Coram: Hon. Cons, Zimmern & Barker, JJ.A.
Date: 11 June 1982
Cons, J. A. :
1. This is an application for leave to appeal despite the refusal of the District Judge below.
2. Before dealing with the merits of the application I would like to draw attention to the Notice of Motion which sets out the proposedgrounds of appeal.
Neither gives any indication as to how it is suggested that the judge did err or what the questions of law would be for our consideration.
3. Time and time again this court has emphasized the need to comply with Order 59 r. 3(2) and directed attention to the notes in theWhite Book at 59/3/6. Nevertheless we continue to find Notices that do not comply, even though they have been drafted by counselor solicitor.
4. In the instant case there were questions worthy of-consideration and for the sake of the lay client we gave leave to appeal and,proceeding to hear the appeal itself by the consent of both parties, we treated the Notice of Appeal as though those questions hadbeen specifically set out.
5. But I would like to give due notice that, in this division at least, such laxity is unlikely to be repeated once this final warninghas received due currency.
6. The appeal is against the refusal, in March this year, of an application for possession under Section 53(2)(b). The principle, and possibly the only reason, behind the plaintiff’s application is that he intends to marry this October.
7. The judge refused an order because, as he said :
He does hot say what caused those doubts. The plaintiff said in his evidence that he was “very certain of getting married” and hecalled his fiancee to confirm their joint intention.
8. Of course no one can be absolutely sure that a wedding will take place until the bride actually starts her walk up the aisle or throughthe door of the Registry Office. Some might even say not until the best man produces the ring. But absolute certainty is not requiredin a matter of this kind. The judge ought to look at the evidence, which will of course include his impression of the witnesses,and then makeup his mind as to the likelihood that he event in question will occur. Judges do this frequently in other branches ofthe law, as for example, when assessing damages.
9. Naturally the likelihood of a marriage’s taking place is less the further in advance it is planned. One or both of the younger couplemay have a change of mind, or perhaps I should say heart.
10. Seven months, however, is not too long a period. There is nothing in the evidence itself to indicate that the couple are likely notto mean what they say. And if the judge thought them personally untrustworthy for any reason; he does not mention it.
11. In my view he was not justified in taking that point against the plaintiff, and had he not done so, it would seem that he would havesaid that the requirement was reasonable.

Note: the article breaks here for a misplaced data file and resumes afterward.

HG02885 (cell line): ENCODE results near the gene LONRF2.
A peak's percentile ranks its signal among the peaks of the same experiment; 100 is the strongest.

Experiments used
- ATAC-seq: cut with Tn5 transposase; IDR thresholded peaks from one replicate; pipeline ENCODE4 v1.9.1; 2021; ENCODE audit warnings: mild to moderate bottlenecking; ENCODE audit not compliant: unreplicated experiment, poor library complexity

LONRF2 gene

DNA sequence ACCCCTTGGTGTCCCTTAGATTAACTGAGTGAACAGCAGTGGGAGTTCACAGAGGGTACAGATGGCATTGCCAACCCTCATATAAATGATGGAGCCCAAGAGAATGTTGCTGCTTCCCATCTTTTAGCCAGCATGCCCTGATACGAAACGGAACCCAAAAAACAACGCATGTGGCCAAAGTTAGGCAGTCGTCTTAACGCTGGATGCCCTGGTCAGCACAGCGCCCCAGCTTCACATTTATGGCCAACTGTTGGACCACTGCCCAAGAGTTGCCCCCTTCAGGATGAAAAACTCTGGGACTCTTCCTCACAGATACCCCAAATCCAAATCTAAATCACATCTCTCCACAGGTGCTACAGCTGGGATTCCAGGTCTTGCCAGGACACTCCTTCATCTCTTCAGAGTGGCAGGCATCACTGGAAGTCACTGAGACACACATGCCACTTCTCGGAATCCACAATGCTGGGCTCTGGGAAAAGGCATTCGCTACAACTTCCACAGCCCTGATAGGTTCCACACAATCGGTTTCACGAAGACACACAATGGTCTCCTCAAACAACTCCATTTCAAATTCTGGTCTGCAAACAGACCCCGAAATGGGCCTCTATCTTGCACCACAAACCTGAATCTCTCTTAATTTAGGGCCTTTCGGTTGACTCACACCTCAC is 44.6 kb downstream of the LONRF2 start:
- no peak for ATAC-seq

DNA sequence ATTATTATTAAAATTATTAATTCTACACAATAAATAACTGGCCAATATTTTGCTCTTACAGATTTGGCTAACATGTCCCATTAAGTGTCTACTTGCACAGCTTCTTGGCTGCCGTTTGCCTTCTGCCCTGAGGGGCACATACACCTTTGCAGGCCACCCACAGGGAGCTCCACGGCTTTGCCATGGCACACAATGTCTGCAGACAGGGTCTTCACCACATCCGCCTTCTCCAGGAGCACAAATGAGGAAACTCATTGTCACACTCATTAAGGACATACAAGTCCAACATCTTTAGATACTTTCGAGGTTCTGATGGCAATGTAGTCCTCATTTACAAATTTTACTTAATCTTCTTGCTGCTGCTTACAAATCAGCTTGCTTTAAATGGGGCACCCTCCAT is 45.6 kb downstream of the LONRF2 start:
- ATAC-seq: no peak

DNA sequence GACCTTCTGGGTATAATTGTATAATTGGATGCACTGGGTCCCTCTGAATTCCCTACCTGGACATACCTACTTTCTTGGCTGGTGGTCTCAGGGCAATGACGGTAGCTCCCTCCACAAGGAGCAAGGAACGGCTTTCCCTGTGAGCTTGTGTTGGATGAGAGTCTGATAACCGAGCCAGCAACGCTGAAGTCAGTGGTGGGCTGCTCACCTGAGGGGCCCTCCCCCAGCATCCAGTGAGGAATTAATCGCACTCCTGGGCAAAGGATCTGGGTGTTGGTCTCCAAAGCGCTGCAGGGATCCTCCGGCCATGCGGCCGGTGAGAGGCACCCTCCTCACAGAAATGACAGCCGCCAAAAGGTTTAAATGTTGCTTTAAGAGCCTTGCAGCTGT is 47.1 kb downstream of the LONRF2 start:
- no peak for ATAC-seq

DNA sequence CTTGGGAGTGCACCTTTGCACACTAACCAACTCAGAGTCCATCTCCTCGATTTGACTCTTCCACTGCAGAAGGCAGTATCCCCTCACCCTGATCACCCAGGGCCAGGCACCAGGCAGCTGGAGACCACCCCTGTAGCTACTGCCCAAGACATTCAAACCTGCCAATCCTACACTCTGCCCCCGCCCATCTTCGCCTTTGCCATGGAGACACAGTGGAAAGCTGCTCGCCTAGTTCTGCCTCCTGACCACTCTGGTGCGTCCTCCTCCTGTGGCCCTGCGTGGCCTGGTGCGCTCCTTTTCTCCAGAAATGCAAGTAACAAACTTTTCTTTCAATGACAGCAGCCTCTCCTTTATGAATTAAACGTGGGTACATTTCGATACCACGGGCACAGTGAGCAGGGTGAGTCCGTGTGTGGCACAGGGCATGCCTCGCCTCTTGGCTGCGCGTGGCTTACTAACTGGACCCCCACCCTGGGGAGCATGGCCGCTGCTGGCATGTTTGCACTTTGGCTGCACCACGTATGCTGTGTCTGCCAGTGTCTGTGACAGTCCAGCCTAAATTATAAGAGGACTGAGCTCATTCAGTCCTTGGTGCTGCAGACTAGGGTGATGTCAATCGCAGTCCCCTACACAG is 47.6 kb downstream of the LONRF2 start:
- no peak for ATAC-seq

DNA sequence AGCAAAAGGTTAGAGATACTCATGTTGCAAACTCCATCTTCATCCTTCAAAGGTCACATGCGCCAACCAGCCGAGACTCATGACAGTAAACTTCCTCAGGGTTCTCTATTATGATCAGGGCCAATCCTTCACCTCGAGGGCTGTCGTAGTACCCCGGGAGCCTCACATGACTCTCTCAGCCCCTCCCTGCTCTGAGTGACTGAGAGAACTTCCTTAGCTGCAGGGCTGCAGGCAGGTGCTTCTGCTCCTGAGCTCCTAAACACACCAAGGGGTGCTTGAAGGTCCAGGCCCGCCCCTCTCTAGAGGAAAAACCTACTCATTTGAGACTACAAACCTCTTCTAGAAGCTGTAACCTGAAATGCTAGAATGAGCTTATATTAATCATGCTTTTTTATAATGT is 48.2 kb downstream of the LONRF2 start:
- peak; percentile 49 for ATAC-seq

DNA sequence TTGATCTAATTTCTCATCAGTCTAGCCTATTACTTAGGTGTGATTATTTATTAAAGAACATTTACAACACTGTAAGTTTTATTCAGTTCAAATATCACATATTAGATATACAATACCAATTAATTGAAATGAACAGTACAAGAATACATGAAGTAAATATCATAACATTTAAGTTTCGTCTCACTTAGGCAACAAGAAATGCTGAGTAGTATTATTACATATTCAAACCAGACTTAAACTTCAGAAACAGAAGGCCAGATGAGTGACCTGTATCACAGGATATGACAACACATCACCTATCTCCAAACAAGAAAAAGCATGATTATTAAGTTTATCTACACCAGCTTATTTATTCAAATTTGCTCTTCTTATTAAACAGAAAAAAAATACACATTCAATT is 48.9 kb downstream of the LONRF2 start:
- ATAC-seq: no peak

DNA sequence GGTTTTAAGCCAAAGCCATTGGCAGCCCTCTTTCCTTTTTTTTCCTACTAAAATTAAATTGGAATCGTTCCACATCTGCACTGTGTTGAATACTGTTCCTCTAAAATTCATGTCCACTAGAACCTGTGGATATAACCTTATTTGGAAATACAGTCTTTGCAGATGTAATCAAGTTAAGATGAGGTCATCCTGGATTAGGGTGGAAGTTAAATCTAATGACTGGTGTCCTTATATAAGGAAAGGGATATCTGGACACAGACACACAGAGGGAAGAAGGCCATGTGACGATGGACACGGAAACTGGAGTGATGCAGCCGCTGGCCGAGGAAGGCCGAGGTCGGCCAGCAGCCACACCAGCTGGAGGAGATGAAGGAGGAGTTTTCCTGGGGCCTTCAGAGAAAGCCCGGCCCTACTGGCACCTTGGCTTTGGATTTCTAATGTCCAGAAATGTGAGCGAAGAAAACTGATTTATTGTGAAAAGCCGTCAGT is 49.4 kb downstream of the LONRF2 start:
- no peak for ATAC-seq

12. He went on, very properly, to consider further the position with regard to manifest injustice. He said:
The reference to ‘so many people living for so long in these premises’ is a reference to the sub-tenants and their families. All toldthere were apparently some 22 beings living there, only four of whom were the defendant and her family.
13. With respect to the learned judge below he misunderstood the evidence of the defendant in this respect. She and her children hadbeen there for thirteen years. But there is no evidence that anyone else tad been there for more than ten months.
14. The situation of the sub-tenants and their families is something to be considered under the bracket of “all the circumstances ofthe case”. However with respect to the judge he really had no evidence as to their situation. All he knew was that they added upto 18 and that one of them was in hospital. For my part I do not think that is much to support a finding of manifest injustice.
15. I think that he also failed to appreciate that the plaintiff had not purchased the flat in the normal sense of the word. The evidenceimplied that it was a gift from his Aunt. Possibly she anticipated his marriage.
16. Moreover I have some doubt whether great weight ought now to be attached to the fact that a landlord has purchased over the headsof sitting tenants. When this particular legislation was originally passed, there was no restriction imposed upon a landlord in thisrespect. It was introduced by amendment in 1973, which excluded from the benefit of Sec. 53(2)(b) any landlord who had purchased after the 15th December of that year. Then when the legislation was again amended in 1980, replacingas between landlord and principal tenant the old test of greater hardship by the present test of manifest injustice, the restrictionas to the time of purchase was omitted.
17. I do not think that omission can have been accidental, and it indicates to my mind the intention of the Legislature that purchaseover the heads of the sitting tenants should thereafter be given little if any weight in consideration of whether an order wouldmanifestly not be just and equitable. It was therefore wrong for the judge to attach to it the great weight which he did.
18. For these reasons I would allow the appeal and set aside the judgment.
19. At the trial below, counsel for the plaintiff observed that he did not need the defendants witnesses as he did not challenge whatshe said. I appreciate that had there been counsel on the other side he would have immediately realised that this remark would notobviate his need to call the sub-tenants. But the defendant was not represented, and I think that in the circumstances justice canonly be done by remitting the matter back to the District Court for a new trial before another judge.
Zimmern, J. A.:
20. I agree.
Barker, J. A. :
21. I agree with both the reasoning and the order proposed.
Mr. Benjamin Chain (M/S H.M. So & Co.) for Applicant/Plaintiff.
Ms. Cheng Mui, Respondent in person.